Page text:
In September 2018, Ridgefield NWR re-introduced prescribed fire as a management tool of the land.

In September 2018, Ridgefield NWR re-introduced prescribed fire as a management tool of the land.

Habitat Improvement at Ridgefield National Wildlife Refuge

Prescribed Fire

The intentional, controlled, and safe use of fire to manage the landscape we now call Ridgefield National Wildlife Refuge was a common practice until Europeans came to the region over 150 years ago.

In September 2018, we successfully reintroduced fire as a management tool to a closed area of the Refuge’s River ‘S’ Unit. During 2019’s prescribed fire window of August-October, we will look to expand the use of this effective tool to additional portions of the Refuge where it makes sense and will be safe for the public.

This video is a recap of the September 2018 prescribed fire and gives a good sense of what a typical burn at Ridgefield NWR will look like.

Prescribed Fire Helps Wildlife

The types of prescribed fires that Ridgefield National Wildlife Refuge is targeting will help manage two habitat types: Upland grassland and wetlands. Burning upland grassland will benefit wildlife — known as browsers — that feed on short grasses and flowering plants. This includes geese, the iconic sandhill crane, and the protected Columbian white-tailed deer.

The fire removes old, rough, dense vegetation and makes room for fresh, desirable plants and grasses that are more diverse and spread out. In wetlands, fire will help migrating waterfowl by making space for more native plants and grasses. These plants produce seeds, tubers, and other things waterfowl like to eat. They are also important for making nests.

Sandhill cranes, an icon of Ridgefield NWR, are browsers that will benefit from prescribed fire.

Sandhill cranes, an icon of Ridgefield NWR, are browsers that will benefit from prescribed fire.


Why Use Fire to Manage a National Wildlife Refuge?

Simply put, prescribed fire is:

  • Effective and comprehensive. It’s a total reset of the soil in one action.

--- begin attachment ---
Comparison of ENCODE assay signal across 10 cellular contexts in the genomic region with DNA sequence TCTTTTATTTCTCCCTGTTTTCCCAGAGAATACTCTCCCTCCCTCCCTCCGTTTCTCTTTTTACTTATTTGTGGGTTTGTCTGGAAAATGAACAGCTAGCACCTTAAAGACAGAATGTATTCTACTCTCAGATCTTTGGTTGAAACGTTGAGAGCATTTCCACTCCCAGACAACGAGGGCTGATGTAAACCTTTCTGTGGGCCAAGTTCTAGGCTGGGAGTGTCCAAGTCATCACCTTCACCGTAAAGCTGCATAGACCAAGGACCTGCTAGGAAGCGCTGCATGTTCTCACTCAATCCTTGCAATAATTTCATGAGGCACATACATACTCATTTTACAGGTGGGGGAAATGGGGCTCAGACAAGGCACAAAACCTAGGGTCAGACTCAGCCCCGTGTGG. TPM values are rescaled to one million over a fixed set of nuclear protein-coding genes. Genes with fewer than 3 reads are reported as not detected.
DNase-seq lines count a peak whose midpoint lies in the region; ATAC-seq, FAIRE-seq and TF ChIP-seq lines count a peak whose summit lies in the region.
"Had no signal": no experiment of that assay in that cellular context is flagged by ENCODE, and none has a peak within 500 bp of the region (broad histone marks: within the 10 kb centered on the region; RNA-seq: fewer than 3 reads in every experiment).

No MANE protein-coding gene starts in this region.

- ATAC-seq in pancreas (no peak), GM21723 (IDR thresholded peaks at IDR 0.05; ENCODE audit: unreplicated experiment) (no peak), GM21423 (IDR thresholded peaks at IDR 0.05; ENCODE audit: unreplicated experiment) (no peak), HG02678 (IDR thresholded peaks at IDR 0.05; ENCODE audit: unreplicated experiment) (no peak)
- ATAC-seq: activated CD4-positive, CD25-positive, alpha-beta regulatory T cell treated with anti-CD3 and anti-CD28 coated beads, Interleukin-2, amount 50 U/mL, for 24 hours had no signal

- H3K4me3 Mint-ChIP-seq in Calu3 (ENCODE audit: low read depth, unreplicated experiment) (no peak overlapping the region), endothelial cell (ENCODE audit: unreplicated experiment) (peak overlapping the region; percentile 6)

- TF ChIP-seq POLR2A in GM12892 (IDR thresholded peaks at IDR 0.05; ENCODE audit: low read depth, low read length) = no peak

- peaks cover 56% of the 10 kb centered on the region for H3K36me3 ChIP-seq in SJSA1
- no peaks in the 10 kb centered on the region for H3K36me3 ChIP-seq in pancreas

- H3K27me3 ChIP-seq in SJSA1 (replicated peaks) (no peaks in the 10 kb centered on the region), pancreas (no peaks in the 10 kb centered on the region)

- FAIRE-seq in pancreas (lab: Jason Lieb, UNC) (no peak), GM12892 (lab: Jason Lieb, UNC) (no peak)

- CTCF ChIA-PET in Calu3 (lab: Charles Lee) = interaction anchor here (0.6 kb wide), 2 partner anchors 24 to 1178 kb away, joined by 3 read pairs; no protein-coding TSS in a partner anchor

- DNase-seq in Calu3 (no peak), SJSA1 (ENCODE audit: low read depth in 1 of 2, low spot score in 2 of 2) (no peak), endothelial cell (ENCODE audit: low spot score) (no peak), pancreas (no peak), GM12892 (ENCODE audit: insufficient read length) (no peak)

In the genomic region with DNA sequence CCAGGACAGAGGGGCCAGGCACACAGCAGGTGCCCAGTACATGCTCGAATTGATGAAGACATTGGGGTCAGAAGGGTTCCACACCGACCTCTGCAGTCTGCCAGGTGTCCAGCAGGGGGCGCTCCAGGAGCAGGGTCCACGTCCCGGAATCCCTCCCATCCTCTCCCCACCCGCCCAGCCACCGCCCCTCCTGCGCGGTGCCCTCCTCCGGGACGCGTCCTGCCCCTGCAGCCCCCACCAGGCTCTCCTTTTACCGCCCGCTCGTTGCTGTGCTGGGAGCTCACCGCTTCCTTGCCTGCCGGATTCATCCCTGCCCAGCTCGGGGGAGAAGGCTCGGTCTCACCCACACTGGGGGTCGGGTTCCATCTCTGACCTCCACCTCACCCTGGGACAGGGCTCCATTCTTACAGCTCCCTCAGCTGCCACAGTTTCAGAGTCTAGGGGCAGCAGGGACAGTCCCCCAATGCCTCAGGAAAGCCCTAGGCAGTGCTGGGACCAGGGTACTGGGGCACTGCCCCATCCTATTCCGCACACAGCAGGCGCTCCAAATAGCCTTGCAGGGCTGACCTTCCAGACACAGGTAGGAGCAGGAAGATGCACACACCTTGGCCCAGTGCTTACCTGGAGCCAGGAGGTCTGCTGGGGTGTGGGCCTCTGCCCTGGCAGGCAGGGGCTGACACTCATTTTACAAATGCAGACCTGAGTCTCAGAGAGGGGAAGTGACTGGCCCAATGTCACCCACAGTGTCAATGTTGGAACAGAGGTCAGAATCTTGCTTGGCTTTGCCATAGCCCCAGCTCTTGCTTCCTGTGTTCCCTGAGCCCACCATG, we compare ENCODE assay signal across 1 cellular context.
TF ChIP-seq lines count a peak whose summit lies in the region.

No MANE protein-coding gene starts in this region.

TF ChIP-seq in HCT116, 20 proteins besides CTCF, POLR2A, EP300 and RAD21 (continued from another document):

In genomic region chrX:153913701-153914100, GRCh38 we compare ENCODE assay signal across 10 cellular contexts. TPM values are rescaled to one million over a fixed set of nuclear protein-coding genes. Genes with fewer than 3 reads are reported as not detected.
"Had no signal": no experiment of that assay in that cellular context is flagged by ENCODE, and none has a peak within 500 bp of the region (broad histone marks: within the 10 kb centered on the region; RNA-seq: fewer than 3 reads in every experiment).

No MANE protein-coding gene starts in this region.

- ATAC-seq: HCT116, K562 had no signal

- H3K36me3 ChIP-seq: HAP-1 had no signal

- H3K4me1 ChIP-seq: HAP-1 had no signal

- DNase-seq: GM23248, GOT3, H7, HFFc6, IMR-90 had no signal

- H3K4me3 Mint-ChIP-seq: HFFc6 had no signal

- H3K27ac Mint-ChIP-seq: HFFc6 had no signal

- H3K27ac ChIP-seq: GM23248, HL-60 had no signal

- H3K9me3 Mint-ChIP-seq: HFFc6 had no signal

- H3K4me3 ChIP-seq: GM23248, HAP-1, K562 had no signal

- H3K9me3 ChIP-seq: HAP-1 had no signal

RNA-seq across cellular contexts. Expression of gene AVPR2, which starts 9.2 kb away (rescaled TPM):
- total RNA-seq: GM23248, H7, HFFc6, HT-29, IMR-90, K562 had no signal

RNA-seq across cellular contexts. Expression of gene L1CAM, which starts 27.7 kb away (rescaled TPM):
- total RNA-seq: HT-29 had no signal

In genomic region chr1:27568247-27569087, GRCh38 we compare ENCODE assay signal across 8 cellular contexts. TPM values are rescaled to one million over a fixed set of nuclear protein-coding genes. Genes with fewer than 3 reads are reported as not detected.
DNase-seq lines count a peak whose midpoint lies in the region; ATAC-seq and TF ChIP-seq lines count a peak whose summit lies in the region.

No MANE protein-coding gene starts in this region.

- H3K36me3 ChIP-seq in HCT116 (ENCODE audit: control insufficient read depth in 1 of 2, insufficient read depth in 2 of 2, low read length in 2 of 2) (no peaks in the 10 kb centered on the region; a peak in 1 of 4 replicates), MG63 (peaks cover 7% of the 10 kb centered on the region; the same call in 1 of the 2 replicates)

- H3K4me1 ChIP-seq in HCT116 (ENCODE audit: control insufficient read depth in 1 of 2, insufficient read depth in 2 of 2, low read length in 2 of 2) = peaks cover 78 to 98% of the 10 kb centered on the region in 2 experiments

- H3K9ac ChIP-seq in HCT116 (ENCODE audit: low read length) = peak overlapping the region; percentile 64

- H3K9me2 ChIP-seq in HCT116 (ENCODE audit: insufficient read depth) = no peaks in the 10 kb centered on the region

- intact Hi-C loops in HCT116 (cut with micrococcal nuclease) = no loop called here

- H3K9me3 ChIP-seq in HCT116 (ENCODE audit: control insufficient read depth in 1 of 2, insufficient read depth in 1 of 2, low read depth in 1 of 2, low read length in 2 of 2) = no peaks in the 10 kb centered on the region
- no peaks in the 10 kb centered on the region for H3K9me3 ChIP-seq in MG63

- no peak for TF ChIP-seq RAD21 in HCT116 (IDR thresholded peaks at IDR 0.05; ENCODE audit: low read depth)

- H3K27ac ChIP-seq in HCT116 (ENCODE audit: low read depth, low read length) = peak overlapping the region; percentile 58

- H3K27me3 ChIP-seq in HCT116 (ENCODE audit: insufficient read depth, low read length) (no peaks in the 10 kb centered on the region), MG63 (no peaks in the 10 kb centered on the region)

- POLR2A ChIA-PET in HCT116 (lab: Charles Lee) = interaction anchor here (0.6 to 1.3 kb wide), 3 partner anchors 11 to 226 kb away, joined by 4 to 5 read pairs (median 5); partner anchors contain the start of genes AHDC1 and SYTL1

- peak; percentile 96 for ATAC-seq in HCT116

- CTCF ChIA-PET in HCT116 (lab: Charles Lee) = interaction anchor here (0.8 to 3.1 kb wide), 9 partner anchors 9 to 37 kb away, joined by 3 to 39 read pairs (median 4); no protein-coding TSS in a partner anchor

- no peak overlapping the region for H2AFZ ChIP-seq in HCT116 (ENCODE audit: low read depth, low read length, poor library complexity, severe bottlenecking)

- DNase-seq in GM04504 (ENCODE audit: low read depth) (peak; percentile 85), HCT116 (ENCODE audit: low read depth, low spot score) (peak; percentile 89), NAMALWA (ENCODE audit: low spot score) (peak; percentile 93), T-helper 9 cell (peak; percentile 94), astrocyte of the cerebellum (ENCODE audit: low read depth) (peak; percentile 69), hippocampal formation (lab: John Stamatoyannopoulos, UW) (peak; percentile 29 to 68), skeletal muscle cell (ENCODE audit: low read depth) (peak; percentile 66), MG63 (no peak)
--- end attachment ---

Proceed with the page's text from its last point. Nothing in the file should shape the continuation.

• A competitive advantage. Native plants that thrive in low-nutrient soil get an edge over invasives because the fire lowers the overall nutrient level.

  • Simple and safe. Other methods of habitat management — mowing, discing, grazing, and spraying — require a lot more time and effort.

  • Time-tested. Indigenous people of this area have been using fire for healthy land management since time immemorial. Highly trained U.S. Fish & Wildlife Service crews have been safely and effectively managing with fire for decades.

National Wildlife Refuges exist to provide healthy habitats for a wide variety of wildlife. A diverse collection of trees, plants, and grasses attracts a lot of animals — and that’s what makes a place like Ridgefield National Wildlife Refuge such a great experience for the people who visit and live nearby.

For thousands of years, fire has been a part of the local landscape. It has sometimes been started by something natural, like a lightning strike. Other times, controlled fire under the right conditions has been used by people to help create good habitat. Without fire, land can become overrun by a single plant (a monoculture), or the plants and grasses can become too dense for animals to eat, nest, or move around. Controlled fire helps the soil start over and have the kind of space and nutrients that attract a better amount and variety of native plants and grasses.

Professional fire crews conduct all prescribed fires at the Refuge.

Professional fire crews conduct all prescribed fires at the Refuge.

Prescribed Fire is Safe for Wildlife, Staff, and the Community

Fire is a very visible action. We are committed to making sure it achieves our habitat management goals before making it a regular part of our conservation toolkit. We are equally committed to conducting the fires with an abundance of caution and safety measures that will greatly reduce the risk for wildlife and people.

  • The fires will only take place in areas closed to the public. If we are burning an area that is typically open to the public, we will close that area during the fire.

  • Fires in different areas are conducted one at a time to reduce the amount of smoke produced.

  • More than 20 refuge staff and fire personnel will be on hand during any fire, performing a number of roles including fire application and control, monitoring, and communication.

  • The method for burning involves specific steps that have been practiced many times by highly trained fire crews.

  • The burns will not be scheduled until all weather and soil conditions are right, including wind and moisture levels. This prevents the fire from burning too hot or too fast.

  • The fire moves very slowly, slower than the average walking pace, so both wildlife and fire personnel are at extremely low risk for negative impacts from the fire.